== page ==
Besides these two events, similar drug take-backs will also be held Saturday at the Highspire Borough Building, Hershey Public Library and the Steelton Police Department.

 

For more information about any of these events and about the nationwide drug take-back, go to www.deadiversion.usdoj.gov and click on the “Got Drugs?” icon.

Last Updated on Tuesday, 23 September 2014 21:38

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Exercise, therapy wing proposed for Frey Village

 

 goodfreyphoto

Press and Journal Photo by Dan Miller -- The owner of Frey Village on North Union Street wants to build a one-story wing at the facility for exercise and physical therapy services for the facility’s residents.

 

Frey Village Senior Living Community in Middletown hopes to add a wing to provide more space for exercise and physical therapy services for residents, according to a plan now before Middletown Borough Council.

 

Council’s planning committee on Wednesday, Sept. 17, voted to recommend that the full council approve the Frey Village plan when it comes before council on Monday, Oct. 6.

 

The 5,600-square-foot single-story wing would extend from the north side of the Frey Village complex, in the direction of Middletown Area High School as one is facing Frey Village from North Union Street.

 

Some of the land for the addition would come from what Frey Village now uses for parking, said Craig Venarchick of RGS Associates, the engineering firm that drew up plans for the project.

 

Frey Village currently has more parking than it needs because most of the residents do not have cars, Venarchick said.

 

He told the planning committee that Frey Village already has some exercise and physical therapy facilities. However, the current facilities are “outdated” and are not large enough to meet the needs of residents, Venarchick said.

 

Frey Village is owned by Allentown-based Diakon Senior Living Services. Frey Village has 51 apartments, 35 personal-care units and 136 skilled-nursing beds.

 

Deanna Ziemba, Diakon’s senior vice president for operations and business development, explained the concept behind the Frey Village addition in a statement e-mailed to The Press and Journal:

 

“Our goal is to focus on wellness and preventive measures to help residents and patients live as independently as possible for as long as possible,” Ziemba said. “As the health-care environment  continues to change, we want to enhance Frey Village’s offer to include a rehabilitation center to meet the needs of those we care for on both an inpatient and outpatient basis. Further, we will be adding physician offices to provide our residents and patients the ability to see their primary care physicians as well as specialists without needing to leave the Frey Village campus.”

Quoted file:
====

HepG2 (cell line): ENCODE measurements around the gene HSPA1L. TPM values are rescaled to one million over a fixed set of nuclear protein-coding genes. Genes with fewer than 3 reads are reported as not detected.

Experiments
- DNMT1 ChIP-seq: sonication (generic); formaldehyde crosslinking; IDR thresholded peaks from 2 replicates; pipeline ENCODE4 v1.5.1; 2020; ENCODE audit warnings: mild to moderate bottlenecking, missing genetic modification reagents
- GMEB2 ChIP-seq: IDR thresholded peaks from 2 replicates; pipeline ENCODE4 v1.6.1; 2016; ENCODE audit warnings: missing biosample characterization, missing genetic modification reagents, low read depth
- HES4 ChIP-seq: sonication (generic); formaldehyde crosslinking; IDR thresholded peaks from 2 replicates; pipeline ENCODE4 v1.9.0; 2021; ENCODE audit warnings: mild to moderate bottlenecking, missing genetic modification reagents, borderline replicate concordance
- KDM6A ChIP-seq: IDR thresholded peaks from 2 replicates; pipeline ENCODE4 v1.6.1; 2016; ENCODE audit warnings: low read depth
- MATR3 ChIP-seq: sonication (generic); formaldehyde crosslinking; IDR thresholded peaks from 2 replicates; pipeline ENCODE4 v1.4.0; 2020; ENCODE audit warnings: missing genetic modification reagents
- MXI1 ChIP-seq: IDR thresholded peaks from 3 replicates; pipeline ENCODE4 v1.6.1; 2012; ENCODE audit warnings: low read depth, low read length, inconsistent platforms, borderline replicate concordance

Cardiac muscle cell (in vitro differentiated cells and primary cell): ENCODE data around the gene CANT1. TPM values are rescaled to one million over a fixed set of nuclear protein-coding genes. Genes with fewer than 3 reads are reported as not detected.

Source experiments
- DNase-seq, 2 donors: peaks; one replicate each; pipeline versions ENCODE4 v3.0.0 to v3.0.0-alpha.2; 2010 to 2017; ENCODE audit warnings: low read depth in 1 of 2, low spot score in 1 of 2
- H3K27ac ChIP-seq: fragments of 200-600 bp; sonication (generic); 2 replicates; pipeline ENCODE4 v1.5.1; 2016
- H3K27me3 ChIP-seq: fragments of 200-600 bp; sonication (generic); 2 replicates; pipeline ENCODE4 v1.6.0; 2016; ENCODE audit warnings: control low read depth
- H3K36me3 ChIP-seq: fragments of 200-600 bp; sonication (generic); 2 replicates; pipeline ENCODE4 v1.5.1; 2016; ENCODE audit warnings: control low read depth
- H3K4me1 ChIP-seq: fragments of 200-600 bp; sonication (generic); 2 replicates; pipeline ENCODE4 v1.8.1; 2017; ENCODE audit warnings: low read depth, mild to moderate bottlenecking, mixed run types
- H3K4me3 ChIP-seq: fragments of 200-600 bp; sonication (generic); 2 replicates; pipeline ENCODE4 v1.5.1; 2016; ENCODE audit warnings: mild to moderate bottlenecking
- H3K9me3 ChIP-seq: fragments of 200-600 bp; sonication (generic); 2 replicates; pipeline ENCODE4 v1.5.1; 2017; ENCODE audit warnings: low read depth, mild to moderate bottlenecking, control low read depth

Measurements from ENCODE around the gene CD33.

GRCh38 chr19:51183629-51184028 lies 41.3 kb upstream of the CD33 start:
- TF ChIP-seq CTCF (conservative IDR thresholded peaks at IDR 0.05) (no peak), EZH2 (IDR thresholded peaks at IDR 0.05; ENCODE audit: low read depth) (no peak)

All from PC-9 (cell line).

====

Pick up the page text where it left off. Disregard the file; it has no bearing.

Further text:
Venarchick said Frey Village would not have to upgrade its current stormwater system to handle the drainage impact of the addition.

 

Instead, there would be a reduction of stormwater runoff as a result of the addition because the net result would be a decrease in the impervious parking area, he said.

 

An engineer with HRG, the borough’s consulting engineering firm, said that as a condition of approval the fire chiefs from Middletown and Lower Swatara should review the plan to see if they have any concerns.

 

Borough Manager Tim Konek said that Middletown Volunteer Fire Department Chief Ken Whitebread had already reviewed the plan and had no concerns.

 

Venarchick said the plan now before council has no relationship to a more ambitious $20 million proposal that Frey Village had presented in 2011 to add 56 apartments to the complex. That plan was nixed by the economy.

 

“The market just wasn’t there” at the time for adding apartments and residents, Venarchick said.

 

For now, the emphasis is on improving the current facility for residents, so that Frey Village can stay competitive in the senior living community market, he said.

 

 

Last Updated on Tuesday, 23 September 2014 22:06